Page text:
The data coming from Germany and Japan is not expected to brighten anybody's day. German data showed a nice surge in September, but that is not expected to have carried through into October. Industrial numbers will reflect the fact Germany has been badly hurt by the global economic slowdown and the various trade wars that affect an economy that is over 55% dependent on those exports. Japan has likewise been hit by the slowdown in China due to the trade war. There is also the additional complication of a trade war between Japan and South Korea.

Good News Expected on the Jobs Front
This time of year can be a little challenging as far as tracking the unemployment situation as there is a great deal more temporary hiring taking place. The two sectors that add lots of people are retail and transportation with the latter responsible for the largest numbers of new hires. In another month or so, they will be gone. A further complication is that roughly 40% of those taking these holiday positions are already full-time workers in another job. The data this week is expected to be positive and reassuring to the Fed and investors in general.

Analysis: The expectation is there will an additional 180,000 to 190,000 employees added and the jobless rate will likely remain at 3.6%. The really good news is that wages may be growing at a 3% rate. That would be close to the pace that would trigger some wage inflation. Not that inflation is a good thing, but for the bulk of this recovery period, the inflation rate has been so low that many have been worried more about deflation and stagnation. A healthy dose of wage and salary boosts would propel the economy back to solid 2% to 2.5% growth.

Retail Surges
The whole month of November has now been transformed into "Blackvember" as the retailers seek to get hold of that early consumer spend, but that does not mean Black Friday and Cyber Monday have lost their cache. Both of these traditional days for deals and spending set records this year as the retail community saved their best opportunities for this traditional time period.

Analysis: That Black Friday set records is not surprising given the fact it is a holiday for most people so they can go out and do their shopping. Cyber Monday was a thing a decade ago as most people had faster access to online shopping at work and thus did their cruising for deals once the break was over. Now they can shop online from anywhere, but the day has been an excuse for retailers to add yet another special day for deals.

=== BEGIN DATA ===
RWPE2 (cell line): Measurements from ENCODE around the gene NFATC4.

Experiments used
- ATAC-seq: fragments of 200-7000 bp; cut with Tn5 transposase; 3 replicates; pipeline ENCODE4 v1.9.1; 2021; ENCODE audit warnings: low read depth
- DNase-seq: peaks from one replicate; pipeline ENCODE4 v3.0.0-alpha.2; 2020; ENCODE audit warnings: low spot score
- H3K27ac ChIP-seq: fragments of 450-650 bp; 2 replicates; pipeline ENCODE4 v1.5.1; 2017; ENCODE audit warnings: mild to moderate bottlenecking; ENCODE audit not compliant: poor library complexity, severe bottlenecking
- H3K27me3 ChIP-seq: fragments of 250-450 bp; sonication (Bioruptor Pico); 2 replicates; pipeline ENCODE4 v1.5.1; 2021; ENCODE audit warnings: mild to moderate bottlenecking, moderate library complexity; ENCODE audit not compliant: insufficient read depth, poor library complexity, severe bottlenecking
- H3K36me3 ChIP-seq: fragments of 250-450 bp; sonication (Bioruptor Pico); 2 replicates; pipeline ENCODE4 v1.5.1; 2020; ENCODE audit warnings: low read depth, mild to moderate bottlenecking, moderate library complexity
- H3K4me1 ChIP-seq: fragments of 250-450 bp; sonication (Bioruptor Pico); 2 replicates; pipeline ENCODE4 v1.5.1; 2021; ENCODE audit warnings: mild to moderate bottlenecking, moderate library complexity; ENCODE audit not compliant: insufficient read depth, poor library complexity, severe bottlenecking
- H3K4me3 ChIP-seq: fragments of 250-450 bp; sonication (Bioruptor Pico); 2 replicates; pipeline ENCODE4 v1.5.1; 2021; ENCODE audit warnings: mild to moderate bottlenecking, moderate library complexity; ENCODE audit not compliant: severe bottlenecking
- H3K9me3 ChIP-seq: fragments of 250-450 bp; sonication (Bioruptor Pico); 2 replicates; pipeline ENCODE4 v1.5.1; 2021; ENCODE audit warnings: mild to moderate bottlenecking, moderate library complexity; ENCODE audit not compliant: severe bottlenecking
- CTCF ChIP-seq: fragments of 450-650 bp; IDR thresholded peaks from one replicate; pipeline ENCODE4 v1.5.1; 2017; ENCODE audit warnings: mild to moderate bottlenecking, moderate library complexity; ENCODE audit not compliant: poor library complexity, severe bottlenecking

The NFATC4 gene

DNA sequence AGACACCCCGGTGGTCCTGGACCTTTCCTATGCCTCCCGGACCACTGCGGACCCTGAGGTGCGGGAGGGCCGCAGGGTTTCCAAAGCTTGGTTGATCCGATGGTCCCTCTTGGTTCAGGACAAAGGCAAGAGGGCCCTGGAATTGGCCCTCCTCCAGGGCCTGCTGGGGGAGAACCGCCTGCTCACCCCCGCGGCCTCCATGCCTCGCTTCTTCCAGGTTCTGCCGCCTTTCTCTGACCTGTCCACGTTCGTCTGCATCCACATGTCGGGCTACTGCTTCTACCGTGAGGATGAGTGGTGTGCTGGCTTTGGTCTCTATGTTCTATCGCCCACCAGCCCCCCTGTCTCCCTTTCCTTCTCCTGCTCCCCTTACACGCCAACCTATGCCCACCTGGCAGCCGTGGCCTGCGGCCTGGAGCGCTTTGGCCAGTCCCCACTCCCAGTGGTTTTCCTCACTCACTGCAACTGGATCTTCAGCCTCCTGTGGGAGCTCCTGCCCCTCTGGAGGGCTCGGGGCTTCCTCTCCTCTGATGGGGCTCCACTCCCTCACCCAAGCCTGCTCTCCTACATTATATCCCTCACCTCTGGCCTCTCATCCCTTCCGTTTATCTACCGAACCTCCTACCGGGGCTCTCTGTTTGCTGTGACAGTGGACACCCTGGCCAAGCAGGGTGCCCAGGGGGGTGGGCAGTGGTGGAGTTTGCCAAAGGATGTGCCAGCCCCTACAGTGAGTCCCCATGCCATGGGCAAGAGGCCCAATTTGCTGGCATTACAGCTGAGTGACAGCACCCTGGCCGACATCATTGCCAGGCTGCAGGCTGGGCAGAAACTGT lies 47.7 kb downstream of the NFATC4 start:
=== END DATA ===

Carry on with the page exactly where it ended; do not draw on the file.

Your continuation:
The expectation is that sales will now slow for the next few weeks. The procrastinators will ramp up the week prior to the arrival of the holiday. Most of them will be men with little idea of what they should be doing. This will lead to the last big surge for the retailers—return season. It is estimated that roughly a third of what men get at the last minute will be returned. When the recipient brings this stuff back, they are not in the best of moods and therefore tend to spend twice to three times as much as the original gift cost as a means to express their attitude to the original attempt.

The Joys of Maintenance
I have reached the age when one's body starts to resemble a house. I know that as a homeowner I have to be prepared for the unexpected failure on occasion. The water heater goes bad, roofs need to be replaced, sinks leak and so on. I was not necessarily ready to face the organic version of all this. You are reading today's edition of the newsletter a day late as I needed to get a review of my retinal surgery from a year or so ago. All is as desired, but the day was spent with eyes so dilated work was impossible. Fortunately, my current "house" has passed all the inspections, but the process can be annoying. There is a lot of routine maintenance required these days and recovery from unusual efforts generally takes two to three times longer than in past years.

This was the weekend for putting up holiday décor (in between the other required duties). By the end of the day, my muscles were demanding to know just why I felt the need to get off the couch—after all, there are still plenty of Hallmark movies to catch up on. There is one window in particular that looms menacingly as I need to employ the "big ladder." This monster is heavy; each year I am convinced I will slip and put it through the house. I managed to get the garland and wreaths up with no crisis—now I just have to get them down next year (and I might wait until May). There are still some minor touches to add, but the bulk of the festooning is over. This year we will be visited by our three great-grandchildren from Florida, so I have an excuse for all this tacky yard art—other than the fact that I am still basically a child.

U.S. Pattern of Retail Activity
The pattern of retail activity in the U.S. has been stronger than expected for much of the year. This has been attributed primarily to stability in the job market. As long as people are confident in their ability to stay employed, they are willing to spend their paychecks and access their credit. The one cautionary note thus far this year is that big ticket purchases are down as compared to past years. The majority of the spending has been on items that cost $200 or less; there have been fewer purchases of cars and expensive items.

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Tuesday, 11 August 2020